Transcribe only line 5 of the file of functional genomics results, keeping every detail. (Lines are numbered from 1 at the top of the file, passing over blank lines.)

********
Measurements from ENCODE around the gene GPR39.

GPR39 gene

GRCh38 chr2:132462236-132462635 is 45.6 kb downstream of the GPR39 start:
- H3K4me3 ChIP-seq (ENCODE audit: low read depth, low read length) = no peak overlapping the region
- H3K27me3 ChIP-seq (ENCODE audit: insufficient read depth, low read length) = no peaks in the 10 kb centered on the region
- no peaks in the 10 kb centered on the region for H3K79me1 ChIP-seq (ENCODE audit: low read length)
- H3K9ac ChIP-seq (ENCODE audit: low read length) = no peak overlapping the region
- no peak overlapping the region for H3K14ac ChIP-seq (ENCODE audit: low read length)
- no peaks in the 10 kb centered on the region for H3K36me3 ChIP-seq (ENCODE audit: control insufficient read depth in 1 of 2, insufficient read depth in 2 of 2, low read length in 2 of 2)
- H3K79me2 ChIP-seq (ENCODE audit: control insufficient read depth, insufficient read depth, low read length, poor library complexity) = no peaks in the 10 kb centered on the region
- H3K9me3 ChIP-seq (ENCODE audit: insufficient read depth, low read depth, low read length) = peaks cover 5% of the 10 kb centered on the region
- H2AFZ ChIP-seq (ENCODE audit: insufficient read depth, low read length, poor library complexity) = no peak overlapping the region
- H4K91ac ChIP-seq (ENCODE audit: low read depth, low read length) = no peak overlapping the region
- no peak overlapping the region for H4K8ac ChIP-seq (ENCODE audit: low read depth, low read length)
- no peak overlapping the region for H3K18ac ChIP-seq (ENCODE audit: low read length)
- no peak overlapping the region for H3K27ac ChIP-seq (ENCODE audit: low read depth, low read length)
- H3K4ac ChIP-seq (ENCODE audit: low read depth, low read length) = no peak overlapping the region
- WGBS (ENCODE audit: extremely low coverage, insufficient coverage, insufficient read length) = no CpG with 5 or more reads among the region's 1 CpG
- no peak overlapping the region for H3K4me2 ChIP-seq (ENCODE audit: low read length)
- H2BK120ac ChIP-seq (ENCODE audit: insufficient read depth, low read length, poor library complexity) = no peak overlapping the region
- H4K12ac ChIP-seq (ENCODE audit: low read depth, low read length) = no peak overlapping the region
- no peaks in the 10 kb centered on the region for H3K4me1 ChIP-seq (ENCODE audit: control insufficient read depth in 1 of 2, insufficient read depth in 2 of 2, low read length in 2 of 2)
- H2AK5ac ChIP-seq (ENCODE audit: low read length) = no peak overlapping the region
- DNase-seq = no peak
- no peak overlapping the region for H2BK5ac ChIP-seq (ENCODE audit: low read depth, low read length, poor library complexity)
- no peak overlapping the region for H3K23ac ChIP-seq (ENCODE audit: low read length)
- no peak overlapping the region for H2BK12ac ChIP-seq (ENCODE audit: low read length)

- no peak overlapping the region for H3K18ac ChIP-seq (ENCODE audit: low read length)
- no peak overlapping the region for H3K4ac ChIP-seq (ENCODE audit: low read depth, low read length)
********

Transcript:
- H3K27me3 ChIP-seq (ENCODE audit: insufficient read depth, low read length) = no peaks in the 10 kb centered on the region